November 29, 2021
Healthline looked at how kids’ antibody response affects re-infection and the spread of COVID-19. Emerging research cited by the story that first appeared in Nature explains that when children get COVID-19 they do not make as many types of antibodies against the virus as adults do. Further, preprint research from UPMC Children’s Hospital of Pittsburgh suggests that young people do not have a good antibody memory after initial infection. Together, this asserts that re-infection in unvaccinated children is not only possible, but potentially more likely than for adults.
AAP estimates 6.6 million children have tested positive for COVID-19 since the beginning of the pandemic, with another 100,000 pediatric cases added every week. Authorization for the Pfizer-BioNTech vaccine for children 5-11 years of age is hoped to help the rising rate. While about 900,000 children have received their first dose, many parents remain hesitant with one prevailing belief among parents being that their children do not need the vaccine if they have already had COVID, which runs opposite of what the research states. Vaccination reduces the chance of a person, including children, from developing COVID-19, experiencing severe illness, hospitalization or death, as well as transmission to family members or community.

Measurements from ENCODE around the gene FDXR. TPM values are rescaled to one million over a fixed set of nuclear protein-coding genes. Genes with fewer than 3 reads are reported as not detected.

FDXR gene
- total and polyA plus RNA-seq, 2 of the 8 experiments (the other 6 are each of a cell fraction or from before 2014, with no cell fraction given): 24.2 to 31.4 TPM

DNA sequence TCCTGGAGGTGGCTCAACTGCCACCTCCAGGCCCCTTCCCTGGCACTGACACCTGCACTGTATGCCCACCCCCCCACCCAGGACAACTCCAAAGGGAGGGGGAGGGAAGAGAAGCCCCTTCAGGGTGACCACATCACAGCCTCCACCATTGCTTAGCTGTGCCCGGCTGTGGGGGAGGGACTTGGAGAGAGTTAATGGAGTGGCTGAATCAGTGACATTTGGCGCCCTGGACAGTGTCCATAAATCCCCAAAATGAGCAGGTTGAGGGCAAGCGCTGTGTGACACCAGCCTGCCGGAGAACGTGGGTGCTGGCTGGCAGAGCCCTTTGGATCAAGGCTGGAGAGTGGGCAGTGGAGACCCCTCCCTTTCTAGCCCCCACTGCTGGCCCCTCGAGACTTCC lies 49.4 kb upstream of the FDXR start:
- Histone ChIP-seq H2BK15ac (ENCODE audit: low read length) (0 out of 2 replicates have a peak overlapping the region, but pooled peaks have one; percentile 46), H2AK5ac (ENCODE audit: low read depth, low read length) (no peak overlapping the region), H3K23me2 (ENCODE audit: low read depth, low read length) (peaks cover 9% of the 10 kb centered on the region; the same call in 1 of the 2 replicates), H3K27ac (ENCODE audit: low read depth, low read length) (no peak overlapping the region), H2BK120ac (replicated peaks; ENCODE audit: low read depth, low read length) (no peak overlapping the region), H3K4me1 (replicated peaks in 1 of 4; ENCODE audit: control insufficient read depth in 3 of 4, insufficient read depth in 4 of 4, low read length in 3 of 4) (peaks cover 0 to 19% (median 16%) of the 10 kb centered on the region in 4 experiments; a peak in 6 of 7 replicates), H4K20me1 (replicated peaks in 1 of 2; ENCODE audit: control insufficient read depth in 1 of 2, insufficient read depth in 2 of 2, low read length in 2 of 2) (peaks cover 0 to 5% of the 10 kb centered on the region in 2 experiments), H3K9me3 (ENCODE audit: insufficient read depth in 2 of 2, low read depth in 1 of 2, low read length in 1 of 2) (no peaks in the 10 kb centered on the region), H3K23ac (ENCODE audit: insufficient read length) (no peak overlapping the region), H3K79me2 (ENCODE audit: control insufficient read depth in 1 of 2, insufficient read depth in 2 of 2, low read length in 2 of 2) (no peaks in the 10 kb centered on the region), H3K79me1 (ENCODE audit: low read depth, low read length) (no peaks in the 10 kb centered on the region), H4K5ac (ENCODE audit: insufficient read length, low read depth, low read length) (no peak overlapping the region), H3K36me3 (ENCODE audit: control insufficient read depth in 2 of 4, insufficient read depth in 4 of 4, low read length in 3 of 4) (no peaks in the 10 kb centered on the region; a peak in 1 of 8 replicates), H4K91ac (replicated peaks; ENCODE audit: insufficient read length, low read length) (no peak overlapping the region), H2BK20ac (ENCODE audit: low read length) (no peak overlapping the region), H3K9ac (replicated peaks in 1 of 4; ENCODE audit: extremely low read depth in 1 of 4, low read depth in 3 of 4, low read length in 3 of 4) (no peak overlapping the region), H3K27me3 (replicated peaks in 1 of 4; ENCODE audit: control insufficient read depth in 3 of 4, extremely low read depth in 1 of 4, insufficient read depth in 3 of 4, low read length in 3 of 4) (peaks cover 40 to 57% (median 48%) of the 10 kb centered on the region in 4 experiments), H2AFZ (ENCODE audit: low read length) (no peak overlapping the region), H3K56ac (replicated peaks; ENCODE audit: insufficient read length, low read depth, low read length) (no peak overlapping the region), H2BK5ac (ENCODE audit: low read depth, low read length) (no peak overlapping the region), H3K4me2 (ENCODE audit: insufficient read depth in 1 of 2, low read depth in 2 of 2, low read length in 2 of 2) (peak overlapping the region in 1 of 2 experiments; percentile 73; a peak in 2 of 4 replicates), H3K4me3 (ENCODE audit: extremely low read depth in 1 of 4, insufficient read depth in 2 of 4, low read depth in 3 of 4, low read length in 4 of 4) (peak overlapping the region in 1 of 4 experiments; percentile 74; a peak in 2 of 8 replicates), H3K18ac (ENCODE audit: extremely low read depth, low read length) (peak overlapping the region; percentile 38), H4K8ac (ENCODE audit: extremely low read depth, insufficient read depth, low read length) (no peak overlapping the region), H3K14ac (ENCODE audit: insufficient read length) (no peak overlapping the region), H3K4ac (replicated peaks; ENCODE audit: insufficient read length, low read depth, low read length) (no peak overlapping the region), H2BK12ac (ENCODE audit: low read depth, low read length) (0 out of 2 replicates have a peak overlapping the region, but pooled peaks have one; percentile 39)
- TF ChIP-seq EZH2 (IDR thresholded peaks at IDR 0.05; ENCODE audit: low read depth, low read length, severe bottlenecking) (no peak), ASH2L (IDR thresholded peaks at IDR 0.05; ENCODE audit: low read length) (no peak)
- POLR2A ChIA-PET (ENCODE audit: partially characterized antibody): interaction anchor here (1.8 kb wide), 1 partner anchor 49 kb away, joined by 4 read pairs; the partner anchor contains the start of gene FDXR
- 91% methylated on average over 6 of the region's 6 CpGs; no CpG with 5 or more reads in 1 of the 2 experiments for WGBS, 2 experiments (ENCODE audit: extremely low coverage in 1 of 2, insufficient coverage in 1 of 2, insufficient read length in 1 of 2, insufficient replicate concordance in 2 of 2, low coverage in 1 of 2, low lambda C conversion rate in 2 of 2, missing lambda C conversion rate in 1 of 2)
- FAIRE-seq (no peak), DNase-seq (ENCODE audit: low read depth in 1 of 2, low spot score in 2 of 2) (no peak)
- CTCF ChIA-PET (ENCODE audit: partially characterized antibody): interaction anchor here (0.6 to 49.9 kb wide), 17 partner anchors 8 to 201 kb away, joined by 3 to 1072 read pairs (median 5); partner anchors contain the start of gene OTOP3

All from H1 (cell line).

PIDS member Dr. Danielle Zerr is quoted in the story saying, “Beyond protecting the vaccinated person, vaccination protects others and contributes to achieving lower transmission rates and new daily case rates, which ultimately is what we need to see happen to return to a more normal way of life.”